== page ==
A superbly re-imagined production of "Ragtime" has opened at the Paper Mill Playhouse. In many ways, it is superior to the original. When "Ragtime" opened on Broadway in 1998, it was hailed as much for its lofty ambitions as it was for its notable achievements. But here is a staging that is full of thrills but with relatively few frills that significantly helps to confirm the musical’s place as a true American classic. This is basically the same version first seen in London in 2003 but with an American cast. Again at the helm is the original London director, Canadian Stafford Arima, who is credited with the re-consideration of this sprawling epoch. To his credit, the emotional core of the story takes precedent over spectacle.

When it was first produced, Ragtime’s story may have been somewhat overshadowed by an extravagant production that spared nothing to turn E.L. Doctorow’s best-selling 1975 novel into a visually stunning and imposing musical. Notwithstanding "Ragtime’s" original virtues, the uncompromisingly adult and craftily constructed adaptation for the stage by Terrence McNally seems now more deservedly prominent. Its three compelling interwoven dramas are unquestionably enhanced by this new vision.

If "Ragtime," the novel, proved daunting to filmmakers, it has had no such effect on McNally, who spins out the multiple and interweaving stories with remarkable clarity and focus. Besides the principals, the peripheral characters, such as the great escape artist Harry Houdini, explorer Admiral Robert E. Peary, anarchist Emma Goldman, industrialists Henry Ford and J.P. Morgan, and prominent black educator Booker T. Washington, affect us and leave lasting impressions.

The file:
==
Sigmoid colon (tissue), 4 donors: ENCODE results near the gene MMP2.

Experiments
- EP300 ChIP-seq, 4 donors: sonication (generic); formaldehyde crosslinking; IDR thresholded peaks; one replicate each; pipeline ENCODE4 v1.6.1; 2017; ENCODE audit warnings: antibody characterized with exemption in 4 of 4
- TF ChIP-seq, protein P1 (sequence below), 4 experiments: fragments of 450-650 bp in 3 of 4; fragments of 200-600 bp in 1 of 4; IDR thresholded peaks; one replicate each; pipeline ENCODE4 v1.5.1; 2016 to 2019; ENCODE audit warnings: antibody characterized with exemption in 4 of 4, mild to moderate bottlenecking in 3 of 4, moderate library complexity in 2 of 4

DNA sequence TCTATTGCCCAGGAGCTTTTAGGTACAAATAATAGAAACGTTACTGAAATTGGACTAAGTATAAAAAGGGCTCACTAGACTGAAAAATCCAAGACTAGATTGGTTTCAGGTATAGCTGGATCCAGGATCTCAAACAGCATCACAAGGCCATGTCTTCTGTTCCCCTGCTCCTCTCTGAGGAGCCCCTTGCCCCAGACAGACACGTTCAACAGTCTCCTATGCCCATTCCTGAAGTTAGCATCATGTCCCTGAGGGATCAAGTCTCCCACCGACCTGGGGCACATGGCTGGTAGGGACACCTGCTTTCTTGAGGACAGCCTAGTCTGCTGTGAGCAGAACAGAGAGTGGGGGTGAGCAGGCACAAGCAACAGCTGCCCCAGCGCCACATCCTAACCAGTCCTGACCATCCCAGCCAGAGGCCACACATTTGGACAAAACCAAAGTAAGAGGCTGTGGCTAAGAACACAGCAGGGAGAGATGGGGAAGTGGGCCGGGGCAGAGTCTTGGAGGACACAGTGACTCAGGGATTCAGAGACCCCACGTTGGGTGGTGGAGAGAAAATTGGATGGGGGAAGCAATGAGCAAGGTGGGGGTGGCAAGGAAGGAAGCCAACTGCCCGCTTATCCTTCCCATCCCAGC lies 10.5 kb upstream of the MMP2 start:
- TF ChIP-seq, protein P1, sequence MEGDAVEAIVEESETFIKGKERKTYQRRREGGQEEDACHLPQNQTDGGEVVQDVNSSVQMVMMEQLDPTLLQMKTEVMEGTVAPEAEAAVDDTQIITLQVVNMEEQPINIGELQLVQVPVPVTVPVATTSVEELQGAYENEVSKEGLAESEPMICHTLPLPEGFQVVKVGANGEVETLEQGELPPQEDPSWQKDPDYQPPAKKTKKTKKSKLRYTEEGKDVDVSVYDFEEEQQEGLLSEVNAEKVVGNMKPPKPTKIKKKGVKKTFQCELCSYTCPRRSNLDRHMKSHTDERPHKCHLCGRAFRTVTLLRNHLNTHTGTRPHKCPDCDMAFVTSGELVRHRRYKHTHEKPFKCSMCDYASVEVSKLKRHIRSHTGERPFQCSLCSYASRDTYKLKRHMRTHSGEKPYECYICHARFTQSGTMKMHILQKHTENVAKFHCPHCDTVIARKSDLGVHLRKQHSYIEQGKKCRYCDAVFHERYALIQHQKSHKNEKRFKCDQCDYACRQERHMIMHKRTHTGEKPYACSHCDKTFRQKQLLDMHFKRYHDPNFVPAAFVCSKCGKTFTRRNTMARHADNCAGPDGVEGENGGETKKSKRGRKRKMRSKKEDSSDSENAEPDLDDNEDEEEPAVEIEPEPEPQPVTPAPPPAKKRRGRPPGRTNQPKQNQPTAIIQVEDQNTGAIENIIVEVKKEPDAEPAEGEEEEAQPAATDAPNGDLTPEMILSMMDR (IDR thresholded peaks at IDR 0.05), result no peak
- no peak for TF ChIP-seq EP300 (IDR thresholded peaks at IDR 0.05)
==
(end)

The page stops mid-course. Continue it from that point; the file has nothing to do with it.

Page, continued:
Even that infamous show girl, Evelyn Nesbit, is making headlines in a murder-sex scandal known as "The Crime of the Century." Nesbit, referred to as the "harlot of Babylon" is insinuatingly portrayed by Betsy Wolfe and this despite not being seen upon the famous red velvet swing. Debra Cardona is a standout as the feisty speechifying Goldman. As part of the form and fabric of this musical, they all go about their affairs and business with great verve and panache, affecting and changing the entertainment, economic, social, and political world around them.

The admirably restrained theatricality with which the musical presents a panoramic portrait of America during the early part of the 20th century is not to be undervalued. The original London set and costume designer Robert Jones has created eye-filling period-perfect fashions. But they are the sole visual reference to the era in an otherwise impressionistic landscape enhanced by Mark Stanley’s magical lighting. That they are able to take us to a home in New Rochelle, the docks of New York, Ellis Island, a vaudeville theater, an automobile assembly line, the boardwalk in Atlantic City, and a hideout in Harlem through the use of smoky mirrored panels, and rows of chairs is stage magic at its best. But this they do, as well as are able to mirror a time that struggled between the naive and neurotic, the impulsive and compulsive, the corrupt and courageous. It was a time, as this production makes particularly clear, that has an uncanny similarity to now.

This minimalist approach, a feat nothing short of stunning, helps to keep the focus on the entwining lives of the middle-class WASP family of New Rochelle, New York; Tateh, the Jewish immigrant and his daughter; and Coalhouse Walker Jr., the black musician, the woman he loves, and their son.